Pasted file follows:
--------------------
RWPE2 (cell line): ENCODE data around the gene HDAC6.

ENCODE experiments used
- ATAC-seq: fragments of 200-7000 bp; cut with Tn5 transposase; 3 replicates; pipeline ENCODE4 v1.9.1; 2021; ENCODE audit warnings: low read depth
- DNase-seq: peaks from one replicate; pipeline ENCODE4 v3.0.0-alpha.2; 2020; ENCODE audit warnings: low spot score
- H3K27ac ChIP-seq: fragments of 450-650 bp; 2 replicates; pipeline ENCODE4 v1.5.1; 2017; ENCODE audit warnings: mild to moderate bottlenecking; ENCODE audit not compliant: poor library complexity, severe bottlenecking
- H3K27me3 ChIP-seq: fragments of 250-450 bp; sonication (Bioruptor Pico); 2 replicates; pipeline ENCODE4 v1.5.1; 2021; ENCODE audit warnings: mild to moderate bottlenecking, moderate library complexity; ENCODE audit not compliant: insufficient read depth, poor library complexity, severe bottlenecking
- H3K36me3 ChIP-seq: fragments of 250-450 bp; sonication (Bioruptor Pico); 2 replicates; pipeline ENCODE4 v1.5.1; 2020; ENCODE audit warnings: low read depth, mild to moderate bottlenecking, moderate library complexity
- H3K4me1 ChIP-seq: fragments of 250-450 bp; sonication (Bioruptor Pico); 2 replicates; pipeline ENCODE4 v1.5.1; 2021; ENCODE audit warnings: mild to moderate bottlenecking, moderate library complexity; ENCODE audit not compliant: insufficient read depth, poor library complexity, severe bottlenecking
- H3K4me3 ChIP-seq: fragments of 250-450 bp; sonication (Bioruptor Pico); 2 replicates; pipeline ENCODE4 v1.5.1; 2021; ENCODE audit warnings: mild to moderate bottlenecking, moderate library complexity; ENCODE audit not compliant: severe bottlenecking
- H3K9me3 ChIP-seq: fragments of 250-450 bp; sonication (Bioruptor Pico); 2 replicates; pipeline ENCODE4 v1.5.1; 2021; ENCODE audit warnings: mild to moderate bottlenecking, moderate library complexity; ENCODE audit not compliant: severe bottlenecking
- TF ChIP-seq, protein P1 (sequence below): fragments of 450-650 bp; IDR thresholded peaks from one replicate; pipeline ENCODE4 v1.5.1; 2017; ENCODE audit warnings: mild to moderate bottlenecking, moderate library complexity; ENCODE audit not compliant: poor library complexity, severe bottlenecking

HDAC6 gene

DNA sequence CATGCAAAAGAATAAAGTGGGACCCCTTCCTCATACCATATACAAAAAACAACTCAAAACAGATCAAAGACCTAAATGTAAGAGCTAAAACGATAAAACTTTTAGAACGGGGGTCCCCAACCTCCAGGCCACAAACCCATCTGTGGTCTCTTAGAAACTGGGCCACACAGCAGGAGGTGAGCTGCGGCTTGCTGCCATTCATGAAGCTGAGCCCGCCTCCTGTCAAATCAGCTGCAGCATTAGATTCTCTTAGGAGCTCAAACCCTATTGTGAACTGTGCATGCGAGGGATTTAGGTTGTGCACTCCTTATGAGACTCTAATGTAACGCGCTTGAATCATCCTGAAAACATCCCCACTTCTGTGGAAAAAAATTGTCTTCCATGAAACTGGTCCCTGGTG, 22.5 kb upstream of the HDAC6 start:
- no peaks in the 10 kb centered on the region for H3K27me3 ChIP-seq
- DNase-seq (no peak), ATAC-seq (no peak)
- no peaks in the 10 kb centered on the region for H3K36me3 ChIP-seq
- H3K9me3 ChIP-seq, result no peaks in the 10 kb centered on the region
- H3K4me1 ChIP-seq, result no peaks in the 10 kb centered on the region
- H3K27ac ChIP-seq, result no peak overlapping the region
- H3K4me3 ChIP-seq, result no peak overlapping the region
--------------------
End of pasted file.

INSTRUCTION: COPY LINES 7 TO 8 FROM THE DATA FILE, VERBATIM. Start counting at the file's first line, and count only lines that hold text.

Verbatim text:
- H3K36me3 ChIP-seq: fragments of 250-450 bp; sonication (Bioruptor Pico); 2 replicates; pipeline ENCODE4 v1.5.1; 2020; ENCODE audit warnings: low read depth, mild to moderate bottlenecking, moderate library complexity
- H3K4me1 ChIP-seq: fragments of 250-450 bp; sonication (Bioruptor Pico); 2 replicates; pipeline ENCODE4 v1.5.1; 2021; ENCODE audit warnings: mild to moderate bottlenecking, moderate library complexity; ENCODE audit not compliant: insufficient read depth, poor library complexity, severe bottlenecking